New research has revealed that over 1.3 million mortgage holders were at risk of “mortgage stress” in the three months to April 2023, and this figure is expected to climb further if rates continue to rise.
Data from Roy Morgan has shown an estimated 1.38 million mortgage holders were at risk of mortgage stress during this period, making up 27.8 per cent of mortgage holders.
This is the highest number of mortgage holders considered at risk since there were over 1.4 million at risk in August 2008, the research showed.
According to Roy Morgan, this could increase to over 30.0 per cent of mortgage holders by July 2023 if the Reserve Bank of Australia (RBA) further increases the official cash rate.
Roy Morgan considers the risk of mortgage stress among mortgage holders in two ways.
Mortgage holders are considered “at risk” if their mortgage repayments are greater than a certain percentage of household income, depending on income and spending.
Mortgage holders are considered “extremely at risk” if even the “interest-only” is over a certain proportion of household income.
Roy Morgan figures revealed the proportion of mortgage holders considered at risk of mortgage stress in the three months to April 2023 is the highest for over a decade since October 2011 (28.3 per cent).
Furthermore, the number of mortgage holders at risk of mortgage stress has increased by 529,000 over the last year as the RBA increased the official cash rate at 12 of the last 13 monthly board meetings.
The official cash rate was increased to 4.10 per cent in June 2023 – the highest rate in over a decade.
Roy Morgan forecast that this rate rise could bump up the proportion of borrowers under mortgage stress to 29.2 per cent (up 1.4 percentage points) or 1,408,000 in June 2023, an increase of 30,000.
If the RBA were to raise rates by a further 25 bps in July to 4.35 per cent, there could be 30.2 per cent of mortgage holders considered at risk in July 2023, an increase of 77,000.
Roy Morgan CEO Michele Levine flagged that of greater concern is the rise in mortgage holders considered “extremely at risk”, now estimated at 881,000 (18.5 per cent of mortgage holders) in April 2023 – the highest for over a decade since October 2011 (21.4 per cent).
This is an increase of over 400,000 mortgage holders from a year ago.
“When considering the data on mortgage stress it is always important to appreciate interest rates are only one of the variables that determines whether a mortgage holder is considered at risk,” she said.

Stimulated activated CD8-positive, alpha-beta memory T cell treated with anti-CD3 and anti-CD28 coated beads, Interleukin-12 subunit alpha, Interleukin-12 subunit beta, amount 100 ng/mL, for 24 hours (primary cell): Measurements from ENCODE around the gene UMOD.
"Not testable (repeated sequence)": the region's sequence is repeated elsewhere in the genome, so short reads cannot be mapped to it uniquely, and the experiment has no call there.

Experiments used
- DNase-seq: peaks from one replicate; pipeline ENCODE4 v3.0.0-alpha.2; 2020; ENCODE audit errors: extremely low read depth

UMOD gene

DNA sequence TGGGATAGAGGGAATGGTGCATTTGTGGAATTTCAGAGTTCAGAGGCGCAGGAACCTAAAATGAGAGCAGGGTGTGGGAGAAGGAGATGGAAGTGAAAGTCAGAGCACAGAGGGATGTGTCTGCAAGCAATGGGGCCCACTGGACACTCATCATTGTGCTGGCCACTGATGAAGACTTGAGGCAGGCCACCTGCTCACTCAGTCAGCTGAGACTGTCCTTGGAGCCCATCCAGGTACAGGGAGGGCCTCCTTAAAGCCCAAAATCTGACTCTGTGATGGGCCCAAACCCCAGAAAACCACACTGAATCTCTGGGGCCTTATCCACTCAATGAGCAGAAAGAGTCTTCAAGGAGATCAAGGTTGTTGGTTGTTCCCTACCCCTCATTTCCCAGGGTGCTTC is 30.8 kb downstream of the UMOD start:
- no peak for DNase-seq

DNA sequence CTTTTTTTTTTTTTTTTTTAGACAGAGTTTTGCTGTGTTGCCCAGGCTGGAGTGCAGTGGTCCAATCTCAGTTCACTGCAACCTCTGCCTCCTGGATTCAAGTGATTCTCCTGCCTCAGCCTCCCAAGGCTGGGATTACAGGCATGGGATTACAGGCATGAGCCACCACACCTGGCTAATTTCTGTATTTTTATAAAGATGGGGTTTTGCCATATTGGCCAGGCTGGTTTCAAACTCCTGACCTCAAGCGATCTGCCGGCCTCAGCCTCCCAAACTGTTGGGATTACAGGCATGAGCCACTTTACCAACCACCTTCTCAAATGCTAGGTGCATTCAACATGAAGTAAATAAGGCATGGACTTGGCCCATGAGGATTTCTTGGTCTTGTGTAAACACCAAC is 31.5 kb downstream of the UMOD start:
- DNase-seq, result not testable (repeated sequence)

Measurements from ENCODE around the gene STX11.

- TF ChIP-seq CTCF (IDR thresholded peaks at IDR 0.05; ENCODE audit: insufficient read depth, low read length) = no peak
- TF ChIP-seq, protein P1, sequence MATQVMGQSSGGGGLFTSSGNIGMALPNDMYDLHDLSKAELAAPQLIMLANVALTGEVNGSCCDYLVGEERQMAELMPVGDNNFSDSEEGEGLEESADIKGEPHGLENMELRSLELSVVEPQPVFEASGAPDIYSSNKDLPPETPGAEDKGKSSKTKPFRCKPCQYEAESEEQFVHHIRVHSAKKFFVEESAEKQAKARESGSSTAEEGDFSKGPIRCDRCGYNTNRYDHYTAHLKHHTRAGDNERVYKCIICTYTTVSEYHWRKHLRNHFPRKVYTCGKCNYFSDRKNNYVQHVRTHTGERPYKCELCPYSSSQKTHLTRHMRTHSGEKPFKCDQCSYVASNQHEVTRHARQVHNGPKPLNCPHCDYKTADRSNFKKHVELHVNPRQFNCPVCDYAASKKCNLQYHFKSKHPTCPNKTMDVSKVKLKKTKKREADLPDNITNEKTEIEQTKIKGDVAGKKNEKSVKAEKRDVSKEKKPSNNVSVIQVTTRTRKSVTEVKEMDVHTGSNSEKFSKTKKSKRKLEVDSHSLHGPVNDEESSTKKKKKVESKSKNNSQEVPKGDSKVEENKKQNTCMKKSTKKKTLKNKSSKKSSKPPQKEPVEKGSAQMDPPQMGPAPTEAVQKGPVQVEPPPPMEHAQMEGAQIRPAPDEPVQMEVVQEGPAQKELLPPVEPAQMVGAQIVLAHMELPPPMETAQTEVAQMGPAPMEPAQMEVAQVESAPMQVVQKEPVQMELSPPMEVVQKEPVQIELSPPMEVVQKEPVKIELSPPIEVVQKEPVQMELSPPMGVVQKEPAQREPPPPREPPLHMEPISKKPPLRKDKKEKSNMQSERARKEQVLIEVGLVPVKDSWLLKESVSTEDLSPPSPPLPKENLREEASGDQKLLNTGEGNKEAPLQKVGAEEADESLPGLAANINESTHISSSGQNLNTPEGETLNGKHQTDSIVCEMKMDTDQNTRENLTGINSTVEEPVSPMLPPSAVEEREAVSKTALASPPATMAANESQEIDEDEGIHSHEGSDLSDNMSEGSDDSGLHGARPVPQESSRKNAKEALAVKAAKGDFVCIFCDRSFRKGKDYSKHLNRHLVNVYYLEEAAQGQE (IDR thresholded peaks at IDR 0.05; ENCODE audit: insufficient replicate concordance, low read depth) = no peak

“The variable that has the largest impact on whether a borrower falls into the at-risk category is related to household income – which is directly related to employment.
“The latest figures show rising interest rates are causing a large increase in the number of mortgage holders considered at risk and further increases will spike these numbers even further. If there is a sharp rise in unemployment, mortgage stress is set to rise towards the record high of 35.6 per cent of mortgage holders considered at risk in May 2008 during the Global Financial Crisis.
“The good news is that the latest Roy Morgan employment estimates show a record 13.8 million Australians were employed in April 2023, up over 600,000 from April 2022 indicating the strength of the labour market over the last year despite the RBA’s series of interest rate increases.”
Longest period of weak home buyer sentiment since 1974
Meanwhile, the Melbourne Institute of Consumer Sentiment index data showed that the combination of higher interest rates and dwelling prices is driving a sharp fall in home buyer sentiment.
The “time to buy a dwelling” index fell 5.7 per cent to 72 in June 2023, undoing most of the previous month’s 7.4 per cent rise and continuing to hover near historical lows.
Westpac Group chief economist Bill Evans noted while these are not the lowest index reads on record, the 16-month run since March is “easily” the most prolonged period of very weak buyer sentiment he has seen since the survey began in 1974.
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